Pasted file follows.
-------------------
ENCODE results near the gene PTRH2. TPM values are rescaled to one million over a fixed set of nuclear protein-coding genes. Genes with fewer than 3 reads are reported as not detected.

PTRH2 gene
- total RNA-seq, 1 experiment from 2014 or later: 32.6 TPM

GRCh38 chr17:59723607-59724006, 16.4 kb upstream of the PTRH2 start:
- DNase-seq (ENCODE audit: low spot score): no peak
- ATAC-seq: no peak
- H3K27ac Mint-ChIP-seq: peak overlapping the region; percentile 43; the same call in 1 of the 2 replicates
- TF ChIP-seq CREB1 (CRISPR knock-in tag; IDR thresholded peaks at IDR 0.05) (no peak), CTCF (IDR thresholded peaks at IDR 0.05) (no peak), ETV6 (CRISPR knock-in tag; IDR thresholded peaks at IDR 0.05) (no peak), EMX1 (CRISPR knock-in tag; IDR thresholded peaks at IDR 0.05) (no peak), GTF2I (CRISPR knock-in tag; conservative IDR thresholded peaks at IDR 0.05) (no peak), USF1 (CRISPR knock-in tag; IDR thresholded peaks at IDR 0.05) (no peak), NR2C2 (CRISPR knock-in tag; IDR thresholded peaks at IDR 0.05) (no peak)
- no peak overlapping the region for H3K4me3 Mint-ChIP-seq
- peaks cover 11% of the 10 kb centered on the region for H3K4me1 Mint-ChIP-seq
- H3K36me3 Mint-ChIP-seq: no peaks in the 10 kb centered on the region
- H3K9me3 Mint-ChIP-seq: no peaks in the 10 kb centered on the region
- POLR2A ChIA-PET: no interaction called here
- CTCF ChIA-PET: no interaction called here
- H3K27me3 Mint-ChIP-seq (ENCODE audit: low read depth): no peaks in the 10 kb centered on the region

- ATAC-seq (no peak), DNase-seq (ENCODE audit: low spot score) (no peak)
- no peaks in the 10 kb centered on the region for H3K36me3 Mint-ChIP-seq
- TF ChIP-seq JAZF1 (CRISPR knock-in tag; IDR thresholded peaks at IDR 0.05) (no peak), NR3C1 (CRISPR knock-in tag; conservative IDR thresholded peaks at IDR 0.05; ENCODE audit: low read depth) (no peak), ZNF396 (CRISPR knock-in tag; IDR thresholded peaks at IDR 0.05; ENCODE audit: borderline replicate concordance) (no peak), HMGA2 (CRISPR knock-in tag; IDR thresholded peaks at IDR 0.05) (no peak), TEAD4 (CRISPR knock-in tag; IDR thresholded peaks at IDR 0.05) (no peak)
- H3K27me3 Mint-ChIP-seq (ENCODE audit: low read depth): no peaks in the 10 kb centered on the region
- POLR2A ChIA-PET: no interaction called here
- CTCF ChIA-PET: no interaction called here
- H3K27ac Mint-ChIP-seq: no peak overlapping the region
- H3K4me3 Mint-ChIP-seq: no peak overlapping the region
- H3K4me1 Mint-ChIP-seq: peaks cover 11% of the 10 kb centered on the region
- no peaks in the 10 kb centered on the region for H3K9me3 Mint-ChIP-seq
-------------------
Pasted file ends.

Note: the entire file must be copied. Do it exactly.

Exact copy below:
ENCODE results near the gene PTRH2. TPM values are rescaled to one million over a fixed set of nuclear protein-coding genes. Genes with fewer than 3 reads are reported as not detected.

PTRH2 gene
- total RNA-seq, 1 experiment from 2014 or later: 32.6 TPM

GRCh38 chr17:59723607-59724006, 16.4 kb upstream of the PTRH2 start:
- DNase-seq (ENCODE audit: low spot score): no peak
- ATAC-seq: no peak
- H3K27ac Mint-ChIP-seq: peak overlapping the region; percentile 43; the same call in 1 of the 2 replicates
- TF ChIP-seq CREB1 (CRISPR knock-in tag; IDR thresholded peaks at IDR 0.05) (no peak), CTCF (IDR thresholded peaks at IDR 0.05) (no peak), ETV6 (CRISPR knock-in tag; IDR thresholded peaks at IDR 0.05) (no peak), EMX1 (CRISPR knock-in tag; IDR thresholded peaks at IDR 0.05) (no peak), GTF2I (CRISPR knock-in tag; conservative IDR thresholded peaks at IDR 0.05) (no peak), USF1 (CRISPR knock-in tag; IDR thresholded peaks at IDR 0.05) (no peak), NR2C2 (CRISPR knock-in tag; IDR thresholded peaks at IDR 0.05) (no peak)
- no peak overlapping the region for H3K4me3 Mint-ChIP-seq
- peaks cover 11% of the 10 kb centered on the region for H3K4me1 Mint-ChIP-seq
- H3K36me3 Mint-ChIP-seq: no peaks in the 10 kb centered on the region
- H3K9me3 Mint-ChIP-seq: no peaks in the 10 kb centered on the region
- POLR2A ChIA-PET: no interaction called here
- CTCF ChIA-PET: no interaction called here
- H3K27me3 Mint-ChIP-seq (ENCODE audit: low read depth): no peaks in the 10 kb centered on the region

- ATAC-seq (no peak), DNase-seq (ENCODE audit: low spot score) (no peak)
- no peaks in the 10 kb centered on the region for H3K36me3 Mint-ChIP-seq
- TF ChIP-seq JAZF1 (CRISPR knock-in tag; IDR thresholded peaks at IDR 0.05) (no peak), NR3C1 (CRISPR knock-in tag; conservative IDR thresholded peaks at IDR 0.05; ENCODE audit: low read depth) (no peak), ZNF396 (CRISPR knock-in tag; IDR thresholded peaks at IDR 0.05; ENCODE audit: borderline replicate concordance) (no peak), HMGA2 (CRISPR knock-in tag; IDR thresholded peaks at IDR 0.05) (no peak), TEAD4 (CRISPR knock-in tag; IDR thresholded peaks at IDR 0.05) (no peak)
- H3K27me3 Mint-ChIP-seq (ENCODE audit: low read depth): no peaks in the 10 kb centered on the region
- POLR2A ChIA-PET: no interaction called here
- CTCF ChIA-PET: no interaction called here
- H3K27ac Mint-ChIP-seq: no peak overlapping the region
- H3K4me3 Mint-ChIP-seq: no peak overlapping the region
- H3K4me1 Mint-ChIP-seq: peaks cover 11% of the 10 kb centered on the region
- no peaks in the 10 kb centered on the region for H3K9me3 Mint-ChIP-seq